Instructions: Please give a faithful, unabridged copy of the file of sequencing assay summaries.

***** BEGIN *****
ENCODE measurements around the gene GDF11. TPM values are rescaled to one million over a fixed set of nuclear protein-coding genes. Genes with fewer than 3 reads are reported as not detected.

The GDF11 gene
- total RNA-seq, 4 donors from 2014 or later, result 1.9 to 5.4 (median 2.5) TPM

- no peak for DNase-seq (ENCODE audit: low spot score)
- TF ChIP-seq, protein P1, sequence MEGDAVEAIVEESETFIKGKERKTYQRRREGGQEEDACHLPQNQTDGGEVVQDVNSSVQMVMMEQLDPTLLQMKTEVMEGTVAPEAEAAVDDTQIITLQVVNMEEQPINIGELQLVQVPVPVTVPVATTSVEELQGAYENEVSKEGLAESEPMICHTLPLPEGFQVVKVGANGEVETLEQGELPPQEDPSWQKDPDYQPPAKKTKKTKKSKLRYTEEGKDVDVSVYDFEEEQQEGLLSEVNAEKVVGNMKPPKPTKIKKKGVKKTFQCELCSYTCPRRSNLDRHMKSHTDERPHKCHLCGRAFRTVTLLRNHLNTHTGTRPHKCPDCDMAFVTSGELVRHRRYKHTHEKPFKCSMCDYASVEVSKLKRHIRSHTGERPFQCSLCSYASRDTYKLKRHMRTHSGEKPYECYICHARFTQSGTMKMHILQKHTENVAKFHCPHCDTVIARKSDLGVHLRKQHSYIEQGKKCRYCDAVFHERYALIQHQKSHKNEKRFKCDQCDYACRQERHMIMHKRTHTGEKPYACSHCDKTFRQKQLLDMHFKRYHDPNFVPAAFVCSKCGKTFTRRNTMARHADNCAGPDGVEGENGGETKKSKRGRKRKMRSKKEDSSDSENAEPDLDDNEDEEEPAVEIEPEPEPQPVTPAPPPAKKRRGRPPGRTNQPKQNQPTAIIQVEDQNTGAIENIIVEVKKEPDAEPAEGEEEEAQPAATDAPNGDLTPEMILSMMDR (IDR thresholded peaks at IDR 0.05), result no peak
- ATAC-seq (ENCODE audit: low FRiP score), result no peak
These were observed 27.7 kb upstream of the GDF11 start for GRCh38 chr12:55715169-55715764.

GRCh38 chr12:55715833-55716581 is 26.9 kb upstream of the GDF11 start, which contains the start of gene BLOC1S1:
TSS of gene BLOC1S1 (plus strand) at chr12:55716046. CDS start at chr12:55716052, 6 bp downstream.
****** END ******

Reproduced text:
ENCODE measurements around the gene GDF11. TPM values are rescaled to one million over a fixed set of nuclear protein-coding genes. Genes with fewer than 3 reads are reported as not detected.

The GDF11 gene
- total RNA-seq, 4 donors from 2014 or later, result 1.9 to 5.4 (median 2.5) TPM

- no peak for DNase-seq (ENCODE audit: low spot score)
- TF ChIP-seq, protein P1, sequence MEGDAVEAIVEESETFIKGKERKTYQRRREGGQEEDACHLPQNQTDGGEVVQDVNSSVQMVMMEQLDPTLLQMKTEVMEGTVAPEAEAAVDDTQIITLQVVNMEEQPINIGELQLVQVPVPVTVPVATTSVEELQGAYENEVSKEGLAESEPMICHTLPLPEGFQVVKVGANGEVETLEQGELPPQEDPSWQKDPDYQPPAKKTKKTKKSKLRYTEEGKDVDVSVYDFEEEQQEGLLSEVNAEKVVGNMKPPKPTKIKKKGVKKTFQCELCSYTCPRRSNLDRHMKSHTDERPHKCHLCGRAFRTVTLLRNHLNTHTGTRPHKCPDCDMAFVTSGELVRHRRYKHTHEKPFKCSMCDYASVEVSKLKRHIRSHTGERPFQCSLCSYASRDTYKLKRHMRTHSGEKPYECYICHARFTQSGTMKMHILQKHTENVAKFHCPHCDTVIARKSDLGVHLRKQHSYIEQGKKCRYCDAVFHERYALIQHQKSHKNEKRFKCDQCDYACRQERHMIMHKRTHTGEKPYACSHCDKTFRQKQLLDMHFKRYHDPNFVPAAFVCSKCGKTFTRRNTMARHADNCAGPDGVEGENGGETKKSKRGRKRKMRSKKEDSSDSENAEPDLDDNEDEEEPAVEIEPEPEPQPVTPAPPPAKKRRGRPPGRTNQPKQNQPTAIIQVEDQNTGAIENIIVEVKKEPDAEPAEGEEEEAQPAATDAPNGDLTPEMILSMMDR (IDR thresholded peaks at IDR 0.05), result no peak
- ATAC-seq (ENCODE audit: low FRiP score), result no peak
These were observed 27.7 kb upstream of the GDF11 start for GRCh38 chr12:55715169-55715764.

GRCh38 chr12:55715833-55716581 is 26.9 kb upstream of the GDF11 start, which contains the start of gene BLOC1S1:
TSS of gene BLOC1S1 (plus strand) at chr12:55716046. CDS start at chr12:55716052, 6 bp downstream.